I realise the third person singular is used for groups in the absence of a pronoun (Mae Alys a Jon yn Cymraeg) but why is this 'ydy' and not 'ydyn' ??
It's only ydyn if the verb comes before the pronoun:
Y pencampwyr ydyn nhw "They're the champions"
Nhw ydy'r pencampwyr "They're the champions"
Likewise as mizinamo mentioned from above:
Yr athro ydw i "I'm the teacher"
Fi ydy'r athro "I'm the teacher"
In this kind of construction, it's ydy for all persons -- as you can see from shwmae's comment above, it would even be e.g. Fi ydy'r athro for "I am the teacher" (It's me who's the teacher), rather than, say Fi ydw'r athro.
Nage, ni ydy'r pencampwyr.
The answer for sentences or questions that don't start with a verb is either ie "yes" or nage "no".
That's correct. They're used with the simple past and are the only two options. Answering in the past is nice because unlike with other tenses you don't have to specify a person.
Why not "maen nhw" for they are? Just when i think im getting Welsh it confuses me again!
Haha, yes it is confusing!
You're right that most sentences in Welsh meaning "they are" will start with maen nhw, for example:
Maen nhw'n bencampwyr "They are champions"
Maen nhw'n athrawon "They are teachers"
Maen nhw'n blant "They are children"
Notice in the above sentences, what "they are" is always something indefinite - "champions, teachers, children". If you want to say that "they are" something definite - "the champions, the teachers, the children" then Welsh doesn't allow you to use maen nhw. Instead you put nhw "they" at the front and ydy "is/are" after, giving you:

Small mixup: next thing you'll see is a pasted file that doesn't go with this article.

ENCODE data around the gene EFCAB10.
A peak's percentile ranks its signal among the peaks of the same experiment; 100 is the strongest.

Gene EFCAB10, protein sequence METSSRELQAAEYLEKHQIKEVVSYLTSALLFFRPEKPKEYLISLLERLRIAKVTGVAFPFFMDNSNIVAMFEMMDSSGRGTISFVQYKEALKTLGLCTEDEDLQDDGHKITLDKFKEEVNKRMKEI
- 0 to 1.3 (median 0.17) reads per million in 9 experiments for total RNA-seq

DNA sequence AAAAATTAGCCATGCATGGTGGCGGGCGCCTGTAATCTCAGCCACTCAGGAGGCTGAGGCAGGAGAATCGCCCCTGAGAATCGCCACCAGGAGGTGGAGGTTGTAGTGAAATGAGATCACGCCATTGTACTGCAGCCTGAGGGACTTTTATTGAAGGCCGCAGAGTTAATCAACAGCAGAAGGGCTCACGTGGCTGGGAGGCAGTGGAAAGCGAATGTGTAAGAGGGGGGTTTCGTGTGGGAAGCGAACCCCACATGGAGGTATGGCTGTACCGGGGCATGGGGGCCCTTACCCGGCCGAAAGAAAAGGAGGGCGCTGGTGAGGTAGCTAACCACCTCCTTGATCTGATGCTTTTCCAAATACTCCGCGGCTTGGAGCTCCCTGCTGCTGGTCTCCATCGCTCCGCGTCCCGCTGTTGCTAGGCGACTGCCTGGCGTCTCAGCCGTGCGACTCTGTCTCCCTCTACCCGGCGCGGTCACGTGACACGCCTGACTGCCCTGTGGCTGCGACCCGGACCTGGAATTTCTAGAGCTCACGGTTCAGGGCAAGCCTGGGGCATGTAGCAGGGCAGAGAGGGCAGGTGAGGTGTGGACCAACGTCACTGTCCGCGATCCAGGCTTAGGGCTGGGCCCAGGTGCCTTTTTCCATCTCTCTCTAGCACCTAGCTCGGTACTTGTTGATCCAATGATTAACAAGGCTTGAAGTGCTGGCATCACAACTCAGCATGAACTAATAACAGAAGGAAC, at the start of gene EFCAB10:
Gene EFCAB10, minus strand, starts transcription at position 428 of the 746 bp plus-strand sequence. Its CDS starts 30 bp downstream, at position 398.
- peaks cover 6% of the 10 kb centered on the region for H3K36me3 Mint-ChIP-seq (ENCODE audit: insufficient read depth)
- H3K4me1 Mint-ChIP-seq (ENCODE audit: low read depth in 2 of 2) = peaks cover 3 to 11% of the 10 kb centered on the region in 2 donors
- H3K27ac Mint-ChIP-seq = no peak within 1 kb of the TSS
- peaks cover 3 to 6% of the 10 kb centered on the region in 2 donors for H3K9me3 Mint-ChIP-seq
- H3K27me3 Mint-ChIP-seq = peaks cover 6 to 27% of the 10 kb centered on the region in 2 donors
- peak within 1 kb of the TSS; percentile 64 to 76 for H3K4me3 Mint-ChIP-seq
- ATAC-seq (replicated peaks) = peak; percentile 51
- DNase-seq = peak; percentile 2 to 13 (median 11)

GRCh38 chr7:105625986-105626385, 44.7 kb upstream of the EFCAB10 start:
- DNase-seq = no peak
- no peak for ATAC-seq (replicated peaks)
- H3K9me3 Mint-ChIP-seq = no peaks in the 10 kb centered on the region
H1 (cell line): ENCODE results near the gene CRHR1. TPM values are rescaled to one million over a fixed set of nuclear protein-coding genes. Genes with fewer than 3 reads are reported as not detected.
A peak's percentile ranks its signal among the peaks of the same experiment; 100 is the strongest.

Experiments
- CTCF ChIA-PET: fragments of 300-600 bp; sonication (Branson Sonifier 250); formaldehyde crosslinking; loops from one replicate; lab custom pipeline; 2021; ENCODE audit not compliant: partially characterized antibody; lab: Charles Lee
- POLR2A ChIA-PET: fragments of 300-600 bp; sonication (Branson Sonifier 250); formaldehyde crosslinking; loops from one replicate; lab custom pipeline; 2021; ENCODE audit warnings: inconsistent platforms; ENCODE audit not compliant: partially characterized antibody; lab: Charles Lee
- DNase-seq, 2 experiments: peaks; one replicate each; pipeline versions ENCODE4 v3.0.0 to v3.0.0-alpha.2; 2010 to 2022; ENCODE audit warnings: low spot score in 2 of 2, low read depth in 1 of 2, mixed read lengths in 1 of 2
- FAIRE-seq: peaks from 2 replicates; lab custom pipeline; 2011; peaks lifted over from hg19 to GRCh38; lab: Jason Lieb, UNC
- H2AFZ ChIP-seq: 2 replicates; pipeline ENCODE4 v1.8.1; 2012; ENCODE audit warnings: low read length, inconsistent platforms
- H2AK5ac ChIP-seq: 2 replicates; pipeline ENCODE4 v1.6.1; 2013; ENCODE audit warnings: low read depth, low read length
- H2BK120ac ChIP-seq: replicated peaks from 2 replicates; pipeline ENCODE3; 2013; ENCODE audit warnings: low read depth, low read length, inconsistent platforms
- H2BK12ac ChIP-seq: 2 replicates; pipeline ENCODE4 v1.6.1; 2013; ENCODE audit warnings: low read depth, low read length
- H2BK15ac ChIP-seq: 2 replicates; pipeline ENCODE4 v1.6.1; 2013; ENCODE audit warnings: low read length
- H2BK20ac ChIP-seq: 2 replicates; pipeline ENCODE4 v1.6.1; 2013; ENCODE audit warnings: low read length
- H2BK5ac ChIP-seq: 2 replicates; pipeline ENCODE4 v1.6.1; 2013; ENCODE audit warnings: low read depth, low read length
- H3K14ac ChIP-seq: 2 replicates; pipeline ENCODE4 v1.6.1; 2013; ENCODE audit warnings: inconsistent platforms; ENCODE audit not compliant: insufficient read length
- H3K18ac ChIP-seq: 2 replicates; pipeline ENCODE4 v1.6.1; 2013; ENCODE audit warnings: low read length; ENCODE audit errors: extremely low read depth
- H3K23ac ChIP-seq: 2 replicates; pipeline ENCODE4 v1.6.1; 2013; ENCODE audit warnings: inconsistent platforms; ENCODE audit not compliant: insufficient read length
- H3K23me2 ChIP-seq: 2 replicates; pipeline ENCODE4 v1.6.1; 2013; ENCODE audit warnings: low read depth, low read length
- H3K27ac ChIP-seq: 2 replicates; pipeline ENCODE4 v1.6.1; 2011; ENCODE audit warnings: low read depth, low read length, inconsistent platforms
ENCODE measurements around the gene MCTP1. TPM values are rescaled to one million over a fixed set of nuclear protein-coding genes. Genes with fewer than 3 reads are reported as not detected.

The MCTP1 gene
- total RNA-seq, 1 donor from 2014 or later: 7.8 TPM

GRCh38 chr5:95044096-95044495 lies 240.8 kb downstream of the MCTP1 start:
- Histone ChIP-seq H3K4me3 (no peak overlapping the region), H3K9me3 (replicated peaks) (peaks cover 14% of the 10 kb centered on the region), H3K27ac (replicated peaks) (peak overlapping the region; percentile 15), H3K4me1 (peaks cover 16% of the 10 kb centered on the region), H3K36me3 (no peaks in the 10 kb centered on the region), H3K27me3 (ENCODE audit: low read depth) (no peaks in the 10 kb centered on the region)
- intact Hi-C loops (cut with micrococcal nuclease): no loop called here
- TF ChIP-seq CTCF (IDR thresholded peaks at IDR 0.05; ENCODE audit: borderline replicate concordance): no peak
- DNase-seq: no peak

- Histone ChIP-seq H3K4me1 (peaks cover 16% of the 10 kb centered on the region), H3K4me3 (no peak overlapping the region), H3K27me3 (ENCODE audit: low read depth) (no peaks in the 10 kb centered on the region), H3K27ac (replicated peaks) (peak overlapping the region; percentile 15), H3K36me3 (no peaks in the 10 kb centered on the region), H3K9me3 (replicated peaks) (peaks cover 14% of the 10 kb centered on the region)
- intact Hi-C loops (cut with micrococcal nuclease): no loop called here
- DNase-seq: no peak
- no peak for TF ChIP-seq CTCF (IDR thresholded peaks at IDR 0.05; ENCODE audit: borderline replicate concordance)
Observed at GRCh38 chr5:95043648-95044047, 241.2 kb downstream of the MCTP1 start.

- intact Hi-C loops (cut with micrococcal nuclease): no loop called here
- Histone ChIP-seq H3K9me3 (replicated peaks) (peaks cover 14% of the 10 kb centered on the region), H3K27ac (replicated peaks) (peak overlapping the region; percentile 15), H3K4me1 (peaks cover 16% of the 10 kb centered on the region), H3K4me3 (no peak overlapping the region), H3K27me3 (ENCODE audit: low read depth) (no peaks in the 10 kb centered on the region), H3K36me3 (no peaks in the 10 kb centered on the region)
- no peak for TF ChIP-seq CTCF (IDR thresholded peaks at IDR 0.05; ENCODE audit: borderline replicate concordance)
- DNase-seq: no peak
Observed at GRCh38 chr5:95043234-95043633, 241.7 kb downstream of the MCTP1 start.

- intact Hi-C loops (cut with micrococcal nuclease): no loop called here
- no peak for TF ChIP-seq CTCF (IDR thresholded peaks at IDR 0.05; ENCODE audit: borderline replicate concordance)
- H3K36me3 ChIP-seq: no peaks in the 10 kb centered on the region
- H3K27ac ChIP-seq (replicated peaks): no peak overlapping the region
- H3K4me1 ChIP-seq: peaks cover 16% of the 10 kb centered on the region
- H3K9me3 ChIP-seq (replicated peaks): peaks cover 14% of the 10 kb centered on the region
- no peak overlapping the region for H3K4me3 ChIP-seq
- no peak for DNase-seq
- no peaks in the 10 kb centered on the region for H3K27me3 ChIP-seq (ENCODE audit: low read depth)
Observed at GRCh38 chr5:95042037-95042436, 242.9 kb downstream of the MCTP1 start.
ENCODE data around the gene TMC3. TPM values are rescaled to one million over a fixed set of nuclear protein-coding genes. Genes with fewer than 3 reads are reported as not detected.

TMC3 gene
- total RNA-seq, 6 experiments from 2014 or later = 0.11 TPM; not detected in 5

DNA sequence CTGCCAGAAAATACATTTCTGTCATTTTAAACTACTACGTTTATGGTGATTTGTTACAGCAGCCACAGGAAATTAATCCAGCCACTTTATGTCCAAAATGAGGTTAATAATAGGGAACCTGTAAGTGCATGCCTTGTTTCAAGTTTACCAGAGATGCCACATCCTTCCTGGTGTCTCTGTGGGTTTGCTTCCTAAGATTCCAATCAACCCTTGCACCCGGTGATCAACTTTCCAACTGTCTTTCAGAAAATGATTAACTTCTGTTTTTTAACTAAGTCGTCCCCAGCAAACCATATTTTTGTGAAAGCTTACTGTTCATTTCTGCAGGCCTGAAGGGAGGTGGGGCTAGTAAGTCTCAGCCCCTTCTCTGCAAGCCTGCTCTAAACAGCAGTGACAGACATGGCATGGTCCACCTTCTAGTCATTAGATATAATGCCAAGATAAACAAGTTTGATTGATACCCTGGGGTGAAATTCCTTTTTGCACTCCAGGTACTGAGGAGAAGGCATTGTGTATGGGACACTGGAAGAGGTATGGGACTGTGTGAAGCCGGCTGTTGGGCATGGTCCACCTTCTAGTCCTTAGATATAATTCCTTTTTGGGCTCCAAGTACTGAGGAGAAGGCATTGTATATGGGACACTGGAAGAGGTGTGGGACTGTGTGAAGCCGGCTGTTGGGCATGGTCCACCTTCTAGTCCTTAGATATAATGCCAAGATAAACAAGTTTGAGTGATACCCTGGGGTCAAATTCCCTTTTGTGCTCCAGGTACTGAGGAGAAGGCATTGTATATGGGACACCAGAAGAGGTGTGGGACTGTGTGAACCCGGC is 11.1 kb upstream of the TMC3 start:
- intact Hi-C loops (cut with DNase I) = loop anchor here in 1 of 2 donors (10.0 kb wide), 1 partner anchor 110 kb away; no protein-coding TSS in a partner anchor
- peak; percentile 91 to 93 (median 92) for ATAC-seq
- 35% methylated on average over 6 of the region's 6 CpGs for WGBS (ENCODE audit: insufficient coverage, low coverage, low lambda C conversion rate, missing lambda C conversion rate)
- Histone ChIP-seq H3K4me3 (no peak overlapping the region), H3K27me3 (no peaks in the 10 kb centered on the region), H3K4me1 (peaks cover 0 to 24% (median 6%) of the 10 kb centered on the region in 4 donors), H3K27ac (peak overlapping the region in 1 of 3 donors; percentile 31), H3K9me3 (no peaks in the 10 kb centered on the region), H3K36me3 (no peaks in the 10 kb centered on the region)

Nhw ydy'r pencampwyr "They are the champions"
Nhw ydy'r athrawon "They are the teachers"
Nhw ydy'r plant "They are the children"
You can't say something like Maen nhw'n y pencampwyr to mean "They are the champions". You have to use a structure like Nhw ydy'r pencampwyr instead because y pencampwyr "the champions" is definite.
Nope. If you want to say "They are" + a definite noun, you can't use the Maen nhw construction. It has to be either Nhw ydy'r pencampwyr "They are the champions" or Y pencampwyr ydyn nhw "They are the champions".
The same applies to other persons: Fi ydy'r athro or Yr athro ydw i, not *Dw i'n yr athro; Hi ydy fy ffrind or Fy ffrind ydy hi, not *Mae hi'n fy ffrind.
Are we allowed to put the subject of the sentence before the verb in all sentences?
Technically you can, but the subject only comes first for particular emphasis. Ordinarily the verb begins a normal non-emphatic sentence.
One pencampwr, several pencampwyr.
One of many nouns (usually [always?] referring to people) where the singular ends in -wr and the plural in -wyr.
Another pair is dysgwr, dysgwyr "learner(s)".